Choosing the best condom for disease prevention
Used correctly, latex condoms can prevent pregnancy and help reduce the risk of passing on or contracting a sexually transmitted disease, including HIV.
The bulk of condoms are manufactured from latex (the FDA recommends latex condoms highest on the safer-sex front), but that’s not so good if you’re one of the nearly 6 percent of the population that’s allergic to latex. Most folks with latex allergies experience contact dermatitis on the vulva or penis, which is irritating, but not life threatening; more dangerous reactions, such as asthma or anaphylaxis, are rare. An allergy test can be performed if you think you’re sensitive to latex.
The good news is that even if you have a latex allergy, you can still find condoms for safer sex, including ones made of polyurethane and polyisoprene.
Polyurethane condoms, introduced in 1994, are more expensive than latex, but they are also thinner and better able to conduct heat. Oil-based lubricants destroy latex, but they are fine to use with polyurethane condoms. (The female condom is made of polyurethane.) There are some drawbacks. A 2003 study found polyurethane condoms were more likely to break during sexual intercourse than their latex counterparts. A Guttmacher Institute study found similar results, reporting that polyurethane condoms lost their shape or bunched up more than latex condoms. Some users say polyurethane condoms make squeaking noises during intercourse.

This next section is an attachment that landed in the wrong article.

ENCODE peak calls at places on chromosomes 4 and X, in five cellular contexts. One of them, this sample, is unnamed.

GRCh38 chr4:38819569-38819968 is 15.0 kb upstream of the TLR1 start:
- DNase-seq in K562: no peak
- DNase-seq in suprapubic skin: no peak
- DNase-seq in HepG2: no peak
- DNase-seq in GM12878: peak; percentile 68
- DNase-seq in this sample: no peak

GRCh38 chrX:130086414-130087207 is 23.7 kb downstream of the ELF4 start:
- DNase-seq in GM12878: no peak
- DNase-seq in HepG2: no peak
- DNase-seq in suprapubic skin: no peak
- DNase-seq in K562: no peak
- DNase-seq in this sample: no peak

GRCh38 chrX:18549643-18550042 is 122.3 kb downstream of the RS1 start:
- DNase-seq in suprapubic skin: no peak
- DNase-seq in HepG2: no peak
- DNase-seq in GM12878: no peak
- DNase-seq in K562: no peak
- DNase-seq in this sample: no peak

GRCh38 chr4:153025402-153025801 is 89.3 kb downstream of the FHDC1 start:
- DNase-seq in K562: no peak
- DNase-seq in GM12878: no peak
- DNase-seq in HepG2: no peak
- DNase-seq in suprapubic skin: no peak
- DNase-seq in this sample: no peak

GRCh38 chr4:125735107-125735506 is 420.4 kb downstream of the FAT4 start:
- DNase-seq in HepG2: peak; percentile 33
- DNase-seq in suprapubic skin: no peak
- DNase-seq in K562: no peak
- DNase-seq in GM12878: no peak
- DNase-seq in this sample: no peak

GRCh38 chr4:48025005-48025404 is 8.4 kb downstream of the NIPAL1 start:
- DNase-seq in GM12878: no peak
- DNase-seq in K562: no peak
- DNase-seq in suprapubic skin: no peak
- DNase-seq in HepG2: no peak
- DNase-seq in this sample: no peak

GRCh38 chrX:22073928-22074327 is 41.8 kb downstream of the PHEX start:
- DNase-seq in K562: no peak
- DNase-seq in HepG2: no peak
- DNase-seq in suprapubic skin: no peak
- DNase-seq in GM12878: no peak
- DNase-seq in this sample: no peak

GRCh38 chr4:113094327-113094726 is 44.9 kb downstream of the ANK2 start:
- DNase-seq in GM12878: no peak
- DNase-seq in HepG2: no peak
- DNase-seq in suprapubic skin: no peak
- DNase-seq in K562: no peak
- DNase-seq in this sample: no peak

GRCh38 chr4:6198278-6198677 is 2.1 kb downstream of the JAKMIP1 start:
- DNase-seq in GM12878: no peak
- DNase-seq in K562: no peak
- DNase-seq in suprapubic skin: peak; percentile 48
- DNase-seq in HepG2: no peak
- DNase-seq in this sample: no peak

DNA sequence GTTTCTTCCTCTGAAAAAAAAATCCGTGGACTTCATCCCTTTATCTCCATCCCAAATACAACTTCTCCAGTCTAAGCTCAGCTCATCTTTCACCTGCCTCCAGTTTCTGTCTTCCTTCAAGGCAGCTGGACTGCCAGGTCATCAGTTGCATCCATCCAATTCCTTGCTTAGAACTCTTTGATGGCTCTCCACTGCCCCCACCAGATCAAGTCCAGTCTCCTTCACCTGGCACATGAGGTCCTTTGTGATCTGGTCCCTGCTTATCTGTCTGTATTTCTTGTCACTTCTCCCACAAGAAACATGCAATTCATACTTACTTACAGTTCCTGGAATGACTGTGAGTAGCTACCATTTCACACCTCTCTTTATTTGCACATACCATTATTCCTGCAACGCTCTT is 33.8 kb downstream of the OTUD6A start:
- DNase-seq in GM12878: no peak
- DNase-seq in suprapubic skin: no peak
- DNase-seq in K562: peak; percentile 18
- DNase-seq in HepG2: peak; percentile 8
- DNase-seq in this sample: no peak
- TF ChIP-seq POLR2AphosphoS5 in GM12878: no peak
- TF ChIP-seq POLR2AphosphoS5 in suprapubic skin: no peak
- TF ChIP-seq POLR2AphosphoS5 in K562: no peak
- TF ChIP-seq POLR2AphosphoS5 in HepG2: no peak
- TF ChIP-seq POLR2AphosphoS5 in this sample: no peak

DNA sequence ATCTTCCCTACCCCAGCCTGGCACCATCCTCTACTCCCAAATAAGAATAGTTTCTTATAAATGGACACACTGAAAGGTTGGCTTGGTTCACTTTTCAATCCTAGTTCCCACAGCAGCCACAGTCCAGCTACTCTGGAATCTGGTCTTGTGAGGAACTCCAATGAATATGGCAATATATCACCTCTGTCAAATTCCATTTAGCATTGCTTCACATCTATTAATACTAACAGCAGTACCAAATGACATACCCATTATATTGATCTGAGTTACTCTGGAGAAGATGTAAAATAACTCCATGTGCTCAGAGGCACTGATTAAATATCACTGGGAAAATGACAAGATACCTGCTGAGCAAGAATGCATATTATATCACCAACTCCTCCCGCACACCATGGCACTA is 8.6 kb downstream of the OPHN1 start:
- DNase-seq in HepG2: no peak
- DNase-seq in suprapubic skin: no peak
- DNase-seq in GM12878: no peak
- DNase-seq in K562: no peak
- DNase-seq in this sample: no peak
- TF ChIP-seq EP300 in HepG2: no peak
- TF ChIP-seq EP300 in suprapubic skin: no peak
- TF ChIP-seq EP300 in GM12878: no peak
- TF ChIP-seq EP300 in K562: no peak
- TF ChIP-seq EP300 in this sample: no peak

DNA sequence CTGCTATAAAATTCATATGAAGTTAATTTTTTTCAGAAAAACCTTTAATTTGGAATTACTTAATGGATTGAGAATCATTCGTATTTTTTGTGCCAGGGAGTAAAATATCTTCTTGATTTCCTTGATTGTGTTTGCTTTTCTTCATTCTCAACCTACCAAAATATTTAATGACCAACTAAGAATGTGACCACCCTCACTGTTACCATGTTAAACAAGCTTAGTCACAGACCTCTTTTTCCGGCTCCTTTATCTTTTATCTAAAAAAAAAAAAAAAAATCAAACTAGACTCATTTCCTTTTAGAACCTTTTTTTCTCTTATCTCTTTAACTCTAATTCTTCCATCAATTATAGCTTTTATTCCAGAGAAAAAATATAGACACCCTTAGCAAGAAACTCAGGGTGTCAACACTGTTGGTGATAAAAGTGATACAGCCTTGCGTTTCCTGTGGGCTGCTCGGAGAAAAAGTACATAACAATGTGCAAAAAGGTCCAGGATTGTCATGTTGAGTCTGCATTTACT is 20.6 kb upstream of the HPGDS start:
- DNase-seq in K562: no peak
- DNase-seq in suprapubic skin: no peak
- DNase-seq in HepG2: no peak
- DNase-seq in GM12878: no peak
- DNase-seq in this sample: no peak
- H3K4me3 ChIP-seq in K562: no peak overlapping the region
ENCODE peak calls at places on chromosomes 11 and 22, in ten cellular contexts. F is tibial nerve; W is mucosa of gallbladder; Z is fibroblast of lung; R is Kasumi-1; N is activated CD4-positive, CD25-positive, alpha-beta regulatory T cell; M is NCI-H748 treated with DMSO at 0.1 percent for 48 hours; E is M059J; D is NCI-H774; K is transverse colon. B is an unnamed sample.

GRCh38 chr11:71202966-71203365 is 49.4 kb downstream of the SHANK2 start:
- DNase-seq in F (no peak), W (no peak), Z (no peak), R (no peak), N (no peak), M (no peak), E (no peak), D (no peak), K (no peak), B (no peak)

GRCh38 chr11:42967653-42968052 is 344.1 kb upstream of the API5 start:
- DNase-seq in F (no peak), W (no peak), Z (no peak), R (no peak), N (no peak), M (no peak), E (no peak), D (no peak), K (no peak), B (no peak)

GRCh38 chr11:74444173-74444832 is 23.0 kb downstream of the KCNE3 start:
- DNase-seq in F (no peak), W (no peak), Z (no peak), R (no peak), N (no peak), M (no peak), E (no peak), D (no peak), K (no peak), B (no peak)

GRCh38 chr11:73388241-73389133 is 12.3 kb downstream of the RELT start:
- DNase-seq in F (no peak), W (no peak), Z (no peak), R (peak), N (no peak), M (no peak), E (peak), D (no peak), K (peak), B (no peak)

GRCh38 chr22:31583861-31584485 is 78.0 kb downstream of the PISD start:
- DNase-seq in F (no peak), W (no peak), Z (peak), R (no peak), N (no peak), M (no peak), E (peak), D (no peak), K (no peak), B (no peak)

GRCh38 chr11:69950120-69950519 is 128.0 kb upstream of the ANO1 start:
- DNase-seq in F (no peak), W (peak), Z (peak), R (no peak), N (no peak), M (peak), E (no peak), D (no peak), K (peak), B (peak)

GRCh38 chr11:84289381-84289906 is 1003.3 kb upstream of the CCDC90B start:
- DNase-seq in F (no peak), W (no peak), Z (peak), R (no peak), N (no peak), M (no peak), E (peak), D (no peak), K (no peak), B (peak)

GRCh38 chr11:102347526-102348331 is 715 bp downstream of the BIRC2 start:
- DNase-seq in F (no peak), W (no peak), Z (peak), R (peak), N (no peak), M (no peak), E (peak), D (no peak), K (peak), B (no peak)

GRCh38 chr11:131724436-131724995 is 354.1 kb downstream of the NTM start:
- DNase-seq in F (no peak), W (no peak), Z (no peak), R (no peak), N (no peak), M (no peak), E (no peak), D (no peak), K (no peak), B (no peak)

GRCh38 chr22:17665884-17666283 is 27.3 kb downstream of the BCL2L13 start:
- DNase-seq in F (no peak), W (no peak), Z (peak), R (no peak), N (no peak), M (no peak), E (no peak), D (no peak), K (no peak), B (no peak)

Polyisoprene is a heavily refined, synthetic form of latex that has had the allergenic latex proteins removed. Condoms made from polyisoprene, which received FDA approval in 2008, are softer, more comfortable and reportedly easier to use than polyurethane ones and are suitable for most people with latex allergies, though it’s possible someone highly sensitive to latex could experience delayed allergic contact dermatitis. At the moment, there are fewer brands of polyisoprene condoms on the market, but most drugstores carry them and they can be purchased online. Cheaper than polyurethane condoms (but more expensive than latex ones), polyisoprene condoms can’t be used with oil-based lubricants. Choose silicone or a water-based lubricant. If you’re not sure which lubricant is safe, talk to your pharmacist.
So what about lambskin condoms? Some people use them because they think they are more natural, but when it comes to protecting against STDs, lambskin condoms are a non-starter. Made from sheep intestines, they are too porous to contain viruses such as herpes, hepatitis or HPV (though they do keep sperm from reaching an egg, so they are suitable for pregnancy protection). And novelty condoms aren’t designed to protect against pregnancy or disease; they are for sexual stimulation.
No matter what kind of condom you choose, always read the label. If the package doesn’t mention disease prevention, it probably don’t provide the kind of protection you’re seeking.